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Can You Still Buy Plan B?

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Updated February 28, 2014

Can You Still Buy Plan B?

Plan B One-Step and Plan B

Photo © Dawn Stacey 2009
  • Plan B is now Plan B One-Step - a new drug application approved by the FDA on July 13, 2009. Plan B One-Step has replaced the old Plan B. Plan B One-Step consists of just one oral pill (levonorgestrel tablet, 1.5 mg). Next Choice One Dose is now also available as the generic alternative of Plan B One-Step.

Plan B (also known as the morning after pill) is a brand of a progestin-only pills approved by the FDA specifically for emergency contraception (EC). Plan B actually consists of two EC pills - each containing the progestin hormone levonorgestrel.

In order to reduce the risk of an unplanned pregnancy, Plan B should be started up to 3 days (72 hours) after unprotected sex or contraception failure -- this pill should be taken as soon as possible as it is more effective the sooner it is taken. (In general, though, emergency contraception could be initiated up to 5 days (120 hours) after unprotected sex, so Plan B One-Step may still be useful to take for up to 5 days).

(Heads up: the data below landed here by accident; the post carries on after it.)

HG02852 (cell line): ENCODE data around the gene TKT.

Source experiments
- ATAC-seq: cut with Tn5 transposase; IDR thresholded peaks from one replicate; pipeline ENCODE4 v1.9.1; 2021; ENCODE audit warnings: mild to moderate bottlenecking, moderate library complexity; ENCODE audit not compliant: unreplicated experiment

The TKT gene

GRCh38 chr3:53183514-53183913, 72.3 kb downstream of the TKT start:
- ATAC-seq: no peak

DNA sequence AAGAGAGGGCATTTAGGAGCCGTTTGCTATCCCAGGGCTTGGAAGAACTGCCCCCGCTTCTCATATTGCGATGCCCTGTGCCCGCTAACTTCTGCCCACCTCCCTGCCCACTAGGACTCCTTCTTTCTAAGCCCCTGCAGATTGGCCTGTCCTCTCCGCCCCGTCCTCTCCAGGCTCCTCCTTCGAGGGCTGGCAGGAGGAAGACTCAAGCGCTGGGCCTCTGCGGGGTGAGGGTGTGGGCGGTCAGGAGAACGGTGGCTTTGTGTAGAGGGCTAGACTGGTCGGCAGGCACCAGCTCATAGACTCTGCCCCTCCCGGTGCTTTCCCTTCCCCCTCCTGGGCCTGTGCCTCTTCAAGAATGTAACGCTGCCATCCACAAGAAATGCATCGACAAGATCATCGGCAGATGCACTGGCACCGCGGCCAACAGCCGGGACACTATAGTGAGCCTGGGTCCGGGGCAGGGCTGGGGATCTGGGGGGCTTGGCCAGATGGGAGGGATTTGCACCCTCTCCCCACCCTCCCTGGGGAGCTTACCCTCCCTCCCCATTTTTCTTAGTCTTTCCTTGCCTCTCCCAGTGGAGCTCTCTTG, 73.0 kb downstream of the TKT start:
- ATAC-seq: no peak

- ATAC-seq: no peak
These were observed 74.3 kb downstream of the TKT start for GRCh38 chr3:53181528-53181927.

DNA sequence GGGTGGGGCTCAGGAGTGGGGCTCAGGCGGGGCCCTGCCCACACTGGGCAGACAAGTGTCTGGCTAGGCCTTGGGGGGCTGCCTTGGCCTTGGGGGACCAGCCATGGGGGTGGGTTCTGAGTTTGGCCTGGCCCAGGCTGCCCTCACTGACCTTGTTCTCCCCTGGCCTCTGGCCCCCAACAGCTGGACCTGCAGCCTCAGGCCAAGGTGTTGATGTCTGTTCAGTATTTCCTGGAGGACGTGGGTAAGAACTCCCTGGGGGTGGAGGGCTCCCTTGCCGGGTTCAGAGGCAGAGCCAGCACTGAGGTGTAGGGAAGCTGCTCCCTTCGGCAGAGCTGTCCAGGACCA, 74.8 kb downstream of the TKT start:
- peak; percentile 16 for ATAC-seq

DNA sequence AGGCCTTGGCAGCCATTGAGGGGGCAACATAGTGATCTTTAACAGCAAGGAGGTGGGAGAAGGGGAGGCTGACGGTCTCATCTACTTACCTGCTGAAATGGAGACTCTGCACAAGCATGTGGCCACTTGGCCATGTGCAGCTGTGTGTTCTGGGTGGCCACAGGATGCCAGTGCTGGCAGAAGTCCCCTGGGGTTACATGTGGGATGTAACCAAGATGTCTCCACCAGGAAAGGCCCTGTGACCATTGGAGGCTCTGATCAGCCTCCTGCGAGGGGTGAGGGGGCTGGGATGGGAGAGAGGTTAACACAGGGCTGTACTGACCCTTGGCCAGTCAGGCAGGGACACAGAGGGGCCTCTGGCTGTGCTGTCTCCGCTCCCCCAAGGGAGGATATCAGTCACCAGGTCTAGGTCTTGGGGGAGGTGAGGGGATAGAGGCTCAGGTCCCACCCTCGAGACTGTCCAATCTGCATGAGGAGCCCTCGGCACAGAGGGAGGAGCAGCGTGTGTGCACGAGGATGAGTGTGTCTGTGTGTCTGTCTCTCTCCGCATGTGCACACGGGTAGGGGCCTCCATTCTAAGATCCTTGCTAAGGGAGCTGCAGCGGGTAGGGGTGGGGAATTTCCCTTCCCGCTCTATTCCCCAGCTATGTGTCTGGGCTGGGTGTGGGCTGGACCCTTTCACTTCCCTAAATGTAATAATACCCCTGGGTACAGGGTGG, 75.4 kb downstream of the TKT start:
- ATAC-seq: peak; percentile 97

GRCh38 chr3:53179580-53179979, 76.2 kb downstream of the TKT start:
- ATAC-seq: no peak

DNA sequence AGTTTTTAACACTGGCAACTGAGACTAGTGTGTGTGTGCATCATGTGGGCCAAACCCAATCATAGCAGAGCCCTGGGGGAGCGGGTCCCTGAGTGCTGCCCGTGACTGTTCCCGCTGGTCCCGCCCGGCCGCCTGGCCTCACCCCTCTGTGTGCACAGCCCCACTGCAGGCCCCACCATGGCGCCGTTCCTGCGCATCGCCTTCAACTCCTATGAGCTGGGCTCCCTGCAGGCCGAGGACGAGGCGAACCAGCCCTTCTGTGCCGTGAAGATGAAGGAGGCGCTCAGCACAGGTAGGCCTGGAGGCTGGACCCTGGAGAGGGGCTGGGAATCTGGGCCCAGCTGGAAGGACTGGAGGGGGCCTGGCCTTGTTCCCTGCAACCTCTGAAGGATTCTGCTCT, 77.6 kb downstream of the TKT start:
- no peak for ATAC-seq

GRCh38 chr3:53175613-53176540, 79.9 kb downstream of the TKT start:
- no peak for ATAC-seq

Even though Plan B is no longer in production, the FDA approved Next Choice on June 24, 2009 as a generic alternative to Plan B. This two pill emergency contraceptive has over-the-counter, behind the pharmacy status for those 17 years of age or older. To buy Next Choice, you must go to the pharmacy counter and show valid, government-issued identification to verify your age. This generic Plan B is priced around 10-20% lower than the branded Plan B One-Step. If you are younger than 17, you will need a doctor's prescription to buy Next Choice. You may also need a prescription if you do not have a valid ID or for insurance to cover the price.

Interested in learning about obtaining Plan B One-Step?

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